In terms of the question about whether the $10,000 handout for hiring someone over 50 is well thought out. Clearly not – it appears to have been a thought bubble. Perhaps the treasurer or someone saw one of our Tweets about mature age unemployment. We are pretty much ambivalent about the idea but believe there are a number of less costly options that would help stamp out AGEISM in the workplace.

    1. Require all organisations employing more than 200 people to report both age and gender dispersion on a regular basis and have a publically available plan as to how they intend to address the issue (or genuine reasons why they can’t). This move would also help very young workers.
    2. State Governments remove the tax on jobs (payroll tax) on all workers over fifty five as the first step of a longer term plan to get rid of this stupid tax on jobs altogether.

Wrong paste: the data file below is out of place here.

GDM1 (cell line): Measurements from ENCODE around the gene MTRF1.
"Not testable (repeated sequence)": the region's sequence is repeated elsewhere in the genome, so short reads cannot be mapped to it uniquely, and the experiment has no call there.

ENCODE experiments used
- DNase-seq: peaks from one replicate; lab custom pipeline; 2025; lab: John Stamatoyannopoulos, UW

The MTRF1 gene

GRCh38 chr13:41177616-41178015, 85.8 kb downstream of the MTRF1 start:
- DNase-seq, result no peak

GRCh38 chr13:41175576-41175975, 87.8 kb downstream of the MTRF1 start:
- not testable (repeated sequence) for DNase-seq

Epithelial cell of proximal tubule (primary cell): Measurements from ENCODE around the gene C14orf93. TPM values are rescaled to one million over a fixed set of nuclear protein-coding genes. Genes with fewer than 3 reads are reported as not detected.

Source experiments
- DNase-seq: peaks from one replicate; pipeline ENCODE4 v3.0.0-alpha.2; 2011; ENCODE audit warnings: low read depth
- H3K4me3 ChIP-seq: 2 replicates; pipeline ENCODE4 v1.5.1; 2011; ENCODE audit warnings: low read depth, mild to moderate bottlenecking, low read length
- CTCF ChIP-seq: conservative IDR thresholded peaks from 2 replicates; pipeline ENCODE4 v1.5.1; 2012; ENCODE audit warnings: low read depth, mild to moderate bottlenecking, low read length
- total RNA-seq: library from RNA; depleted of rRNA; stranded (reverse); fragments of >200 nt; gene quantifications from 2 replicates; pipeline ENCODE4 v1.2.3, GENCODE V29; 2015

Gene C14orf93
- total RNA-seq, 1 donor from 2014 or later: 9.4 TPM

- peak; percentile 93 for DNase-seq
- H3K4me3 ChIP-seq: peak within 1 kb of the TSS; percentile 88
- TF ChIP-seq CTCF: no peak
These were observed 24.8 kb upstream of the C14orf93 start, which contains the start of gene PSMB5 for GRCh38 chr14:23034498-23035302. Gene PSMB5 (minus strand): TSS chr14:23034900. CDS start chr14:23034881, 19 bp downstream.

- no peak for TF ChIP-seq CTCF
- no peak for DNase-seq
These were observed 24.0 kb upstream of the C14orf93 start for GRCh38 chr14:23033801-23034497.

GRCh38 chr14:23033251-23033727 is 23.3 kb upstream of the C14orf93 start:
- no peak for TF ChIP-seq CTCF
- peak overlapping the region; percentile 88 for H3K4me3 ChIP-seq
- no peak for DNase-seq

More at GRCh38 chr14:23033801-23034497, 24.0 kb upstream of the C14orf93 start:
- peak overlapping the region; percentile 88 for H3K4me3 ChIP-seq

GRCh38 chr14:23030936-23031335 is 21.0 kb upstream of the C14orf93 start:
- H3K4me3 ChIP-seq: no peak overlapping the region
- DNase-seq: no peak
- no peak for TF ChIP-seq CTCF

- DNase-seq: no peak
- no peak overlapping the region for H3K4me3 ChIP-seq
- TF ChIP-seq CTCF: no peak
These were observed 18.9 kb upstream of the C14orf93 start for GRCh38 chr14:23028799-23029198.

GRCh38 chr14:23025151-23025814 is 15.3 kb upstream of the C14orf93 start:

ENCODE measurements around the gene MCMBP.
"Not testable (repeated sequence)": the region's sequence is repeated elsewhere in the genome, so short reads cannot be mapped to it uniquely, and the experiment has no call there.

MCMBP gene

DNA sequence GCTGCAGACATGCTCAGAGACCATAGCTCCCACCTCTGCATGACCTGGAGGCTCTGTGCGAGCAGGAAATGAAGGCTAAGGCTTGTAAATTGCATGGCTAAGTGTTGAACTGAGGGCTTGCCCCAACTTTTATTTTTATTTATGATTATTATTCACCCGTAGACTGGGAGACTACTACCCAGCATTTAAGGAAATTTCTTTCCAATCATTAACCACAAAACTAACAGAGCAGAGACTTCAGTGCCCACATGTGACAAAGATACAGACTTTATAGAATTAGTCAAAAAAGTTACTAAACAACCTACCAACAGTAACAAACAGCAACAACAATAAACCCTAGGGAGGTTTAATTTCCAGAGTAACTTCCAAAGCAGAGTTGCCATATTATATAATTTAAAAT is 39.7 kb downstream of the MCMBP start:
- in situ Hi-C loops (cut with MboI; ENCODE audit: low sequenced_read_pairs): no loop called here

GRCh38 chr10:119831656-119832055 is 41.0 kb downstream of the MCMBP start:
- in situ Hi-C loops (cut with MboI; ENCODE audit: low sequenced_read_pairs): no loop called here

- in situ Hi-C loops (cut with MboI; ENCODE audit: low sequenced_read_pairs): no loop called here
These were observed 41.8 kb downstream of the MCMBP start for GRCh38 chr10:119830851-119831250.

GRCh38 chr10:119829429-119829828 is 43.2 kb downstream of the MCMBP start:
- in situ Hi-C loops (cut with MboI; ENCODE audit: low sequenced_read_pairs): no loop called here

3. Employers to look at creating more flexible work arrangements for mature workers – it has to a small extent been done for those returning from maternity leave etc so it can be achieved. Many mature workers would love to work 2 or 3 days each week rather than 5 yet often such jobs aren’t available.
    • Geoff Slade Geoff Slade says:

      Bill, you make some really interesting observations and I hope you can gain a hearing in Canberra for your recommended solutions to addressing the underemployment in the over 50s demographic.